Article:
Meredith has wanted to infuse its national magazines into its local TV stations’ programming for nearly 20 years. Now, the publisher’s focus on digital video is starting to make that a more viable possibility.
This month, Meredith Local Media Group’s 17 stations will begin broadcasting holiday-themed episodes of “The Southern Living Show,” a new half-hour show that will begin airing every weekend starting in April 2020. The show grew out of “Hey Y’all,” a digital series offering a mix of lifestyle, cooking and interior design content hosted by recipe developer and tester Ivy Odom. Patrick McCreery, president of the Local Media Group, said the subject matter, plus the series’ strong performance on IGTV — many episodes reach well over the 100,000 views mark — made it a strong contender for adaptation onto linear TV. The new show will be produced by the Southern Living team in collaboration with a team in its local Nashville station, WSMV.
“The Southern Living Show” is the second full-length show Meredith has moved over from digital. In January, Meredith launched its first show on its local channels tied to People magazine called “People Now Weekend,” which repackages content produced for the daily “People Now” series on its OTT channel, PeopleTV.
In fall 2020, Meredith will also broadcast daily episodes of “People Now” on its local stations, which McCreery said will give his division time to find other partners who can air the episodes as well.
“The reality is it does open up a new revenue stream for this rich content that already has a life and a place on the digital and in the pages of the magazine. It’s opened up a new revenue stream for us on-air,” said McCreery.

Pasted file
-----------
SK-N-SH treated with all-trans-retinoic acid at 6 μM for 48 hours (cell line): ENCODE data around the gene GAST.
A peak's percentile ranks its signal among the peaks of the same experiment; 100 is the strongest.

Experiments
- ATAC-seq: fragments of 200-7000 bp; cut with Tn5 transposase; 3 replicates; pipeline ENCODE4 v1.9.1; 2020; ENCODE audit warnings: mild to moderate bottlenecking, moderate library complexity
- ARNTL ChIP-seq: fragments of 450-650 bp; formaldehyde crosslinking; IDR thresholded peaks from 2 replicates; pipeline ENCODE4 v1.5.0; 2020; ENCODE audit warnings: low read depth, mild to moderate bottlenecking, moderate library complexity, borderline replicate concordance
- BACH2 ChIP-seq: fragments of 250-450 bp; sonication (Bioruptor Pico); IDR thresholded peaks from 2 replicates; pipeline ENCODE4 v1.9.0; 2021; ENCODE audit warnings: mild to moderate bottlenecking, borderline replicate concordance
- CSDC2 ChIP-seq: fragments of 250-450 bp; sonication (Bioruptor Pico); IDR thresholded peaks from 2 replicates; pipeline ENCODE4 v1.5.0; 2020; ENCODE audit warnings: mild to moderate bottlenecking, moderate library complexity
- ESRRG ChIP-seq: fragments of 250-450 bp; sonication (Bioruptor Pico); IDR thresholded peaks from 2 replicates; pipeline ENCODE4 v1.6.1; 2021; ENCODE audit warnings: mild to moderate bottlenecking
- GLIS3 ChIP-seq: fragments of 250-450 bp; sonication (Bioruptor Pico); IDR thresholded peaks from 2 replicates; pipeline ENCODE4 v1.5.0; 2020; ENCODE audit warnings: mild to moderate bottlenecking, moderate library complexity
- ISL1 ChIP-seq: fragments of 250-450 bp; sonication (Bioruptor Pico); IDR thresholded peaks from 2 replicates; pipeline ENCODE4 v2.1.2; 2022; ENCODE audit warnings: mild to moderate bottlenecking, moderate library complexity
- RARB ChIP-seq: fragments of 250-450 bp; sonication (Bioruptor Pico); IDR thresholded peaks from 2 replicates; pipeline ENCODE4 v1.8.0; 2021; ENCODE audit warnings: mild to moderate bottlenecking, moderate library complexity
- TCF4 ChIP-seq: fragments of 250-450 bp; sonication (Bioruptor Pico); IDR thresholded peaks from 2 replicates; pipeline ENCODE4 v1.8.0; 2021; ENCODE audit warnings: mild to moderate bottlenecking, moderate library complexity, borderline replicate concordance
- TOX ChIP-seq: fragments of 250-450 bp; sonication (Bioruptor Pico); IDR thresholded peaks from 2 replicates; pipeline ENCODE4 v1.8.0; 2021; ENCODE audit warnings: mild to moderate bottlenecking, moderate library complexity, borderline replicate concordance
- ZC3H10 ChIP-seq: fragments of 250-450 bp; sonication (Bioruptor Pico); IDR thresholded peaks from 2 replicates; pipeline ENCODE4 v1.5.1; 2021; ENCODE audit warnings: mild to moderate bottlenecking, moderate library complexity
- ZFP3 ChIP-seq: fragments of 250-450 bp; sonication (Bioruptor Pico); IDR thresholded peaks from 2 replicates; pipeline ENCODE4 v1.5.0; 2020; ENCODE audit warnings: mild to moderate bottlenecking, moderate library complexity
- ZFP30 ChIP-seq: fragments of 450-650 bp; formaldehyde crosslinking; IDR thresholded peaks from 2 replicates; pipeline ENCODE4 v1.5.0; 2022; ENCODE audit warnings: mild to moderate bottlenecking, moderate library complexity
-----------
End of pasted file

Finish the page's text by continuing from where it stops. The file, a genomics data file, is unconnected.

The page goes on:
Meredith started sharing content between its local and national businesses two years ago, doing things like presenting recipes from Allrecipes or entertainment updates from People on the daily lifestyle shows that air on every channel following the morning news, McCreery said. Meredith’s Local Media Group has experimented with extended series using Parents magazine on the daily lifestyle shows that included the magazine’s Top Vehicle Safety List, which McCreery said performed well for advertising since auto is a big category for local TV.
According to Sid Evans, editor-in-chief of Southern Living and Coastal Living, the magazine had already been moving toward a TV-like programming model for its video content, including releasing new episodes of its hosted shows every Friday at noon.
This strategy has been an objective for the company since he joined the company 17 years ago, says McCreery. But the higher overhead cost of creating broadcast shows and the length of contracts for syndicated programming kept Meredith from undertaking it right away.
That revenue stream is a lucrative one, with direct-sold linear TV ads generating more than programmatically sold OTT ads.
But the digital-to-linear strategy also helps with brand-building. Part of the goal for expanding Southern Living into local TV stations is getting the brand in front of new markets outside of the South, including Phoenix, Arizona; Portland, Oregon; and Hartford, Connecticut.
Right now, “People Now Weekend,” which is a half-hour-long broadcast during a non-prime-time slot, still makes about 100,000 impressions per episode, according to McCreery, and the footprint of Meredith’s local stations as a whole is about 30 million households, so he anticipates “The Southern Living Show” to have a similar, if not larger, footprint.
While the national media division, which brought in $533 million in revenue during the first quarter this year, is a larger revenue driver for the company compared to its local media group, which brought in $193 million, advertising opportunities from the local division is an appealing area of growth for the publication’s digital video content.